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Legalise Cannabis wins big in WA

By Craig Ellis

When three weeks out from polling day the Liberal Opposition leader threw in the towel announcing it was impossible for him to win, it was obvious this would be an election like no other. But the big news from the election was the success of the Legalise Cannabis WA Party (LCWA), formed only weeks before the election, which has won not one, but two seats in the Legislative Council.

As predicted the Labor government was returned in a landslide, support for One Nation totally collapsed and the Liberal opposition was decimated, reduced to only two members in the Legislative Assembly. Early polling was indicating a huge swing to Labor following the trend of voters supporting competent pandemic management. Annastacia Palaszczuk was similarly rewarded in Queensland although the result in WA surprised even the most seasoned pundits.

Dr Brian Walker, an authorised medical cannabis prescriber, and naturopath Sophia Moermond, were elected for the upper house regions of Eastern Metro and South West respectively. (Members of the WA Legislative Council are elected from six regions, each returning six members). The South West region was particularly targeted by LCWA. It covers some of the most spectacular locations in the state including Margaret River with its wonderful mix of surfing and hippy culture. It is also home to most of the WA hemp industry.

As the results rolled in on election night it was obvious that the vote for minor parties was well down. The Shooters and Liberal Democrats both lost their seats and One Nation, which had won three seats in 2017, was wiped out.

On first preference votes LCWA largely outperformed every other minor party. In East Metro it came fourth in a field of twenty and in the South West it came fifth.

The complicated system of electing the Legislative Council meant that final results were not known for weeks after the election.  When all preferences were calculated Brian Walker beat Labor to win his seat in East Metro and in the South West it came down to a contest between LCWA, Labor and the Nationals.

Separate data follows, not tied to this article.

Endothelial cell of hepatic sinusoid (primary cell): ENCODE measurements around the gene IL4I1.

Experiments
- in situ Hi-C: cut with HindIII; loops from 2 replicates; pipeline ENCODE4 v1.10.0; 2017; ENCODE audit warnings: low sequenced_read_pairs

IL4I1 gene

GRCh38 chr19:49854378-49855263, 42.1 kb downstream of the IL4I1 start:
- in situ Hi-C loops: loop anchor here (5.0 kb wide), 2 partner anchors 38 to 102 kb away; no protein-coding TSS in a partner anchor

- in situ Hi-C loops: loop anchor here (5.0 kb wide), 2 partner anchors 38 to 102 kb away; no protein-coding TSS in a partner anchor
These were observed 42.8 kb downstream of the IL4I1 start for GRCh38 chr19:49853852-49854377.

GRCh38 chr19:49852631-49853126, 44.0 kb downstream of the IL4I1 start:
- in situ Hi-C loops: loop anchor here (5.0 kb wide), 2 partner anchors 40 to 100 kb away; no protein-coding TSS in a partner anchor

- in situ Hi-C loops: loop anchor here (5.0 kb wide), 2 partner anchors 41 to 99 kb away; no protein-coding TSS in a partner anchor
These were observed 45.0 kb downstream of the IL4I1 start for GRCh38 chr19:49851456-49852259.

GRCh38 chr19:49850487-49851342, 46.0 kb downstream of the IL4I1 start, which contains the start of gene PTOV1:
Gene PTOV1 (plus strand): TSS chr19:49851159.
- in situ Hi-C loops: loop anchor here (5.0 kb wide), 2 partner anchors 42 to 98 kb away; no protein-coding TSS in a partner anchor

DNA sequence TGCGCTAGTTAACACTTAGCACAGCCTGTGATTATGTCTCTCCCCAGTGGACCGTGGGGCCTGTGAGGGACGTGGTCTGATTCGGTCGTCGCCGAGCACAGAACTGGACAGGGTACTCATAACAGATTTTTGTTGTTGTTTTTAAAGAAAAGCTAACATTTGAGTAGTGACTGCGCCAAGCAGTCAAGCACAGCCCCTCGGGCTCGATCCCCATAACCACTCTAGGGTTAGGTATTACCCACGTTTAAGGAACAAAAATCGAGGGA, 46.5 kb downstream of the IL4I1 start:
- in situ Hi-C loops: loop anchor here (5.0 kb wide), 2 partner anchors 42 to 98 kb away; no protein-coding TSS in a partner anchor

Fremantle Mayor Brad Pettitt won a seat for the Greens but unfortunately its WA leader Alison Xamon lost her North Metro seat with all six positions in that region going to the major parties. The Greens were philosophical about the success of the Legalise Cannabis Party with one spokesperson pointing out “..having a progressive party in there, rather than Labor, and definitely better than having another from the right side of politics, is a good thing.”

Having a strong progressive voice will be more important than ever given that Labor now commands a majority in both houses. Legalise Cannabis and the Greens will need to work together to hold what is widely regarded as the most conservative state Labor government to account.

On the issue of drug law reform WA Labor performs badly. Back in 2004 the then Labor Premier Geoff Gallup decriminalised cannabis possession. This was repealed when the Liberals came to power and Labor did nothing in the last parliament to reinstate the policy. Dr Gallop has since gone on to be a leading voice for drug law reform.

During the campaign McGowan floated the idea of maintaining a hard border after the pandemic. He argued it was desirable to stem the flow of drugs from the eastern states despite lacking any evidence to support the proposition. The concept was quickly dropped after a public backlash.

The success of the Legalise Cannabis Party is an added reminder to Labor that a “hard-on-drugs” policy is wrong. The next state election is in 2025. McGowan has four years to mull it over.

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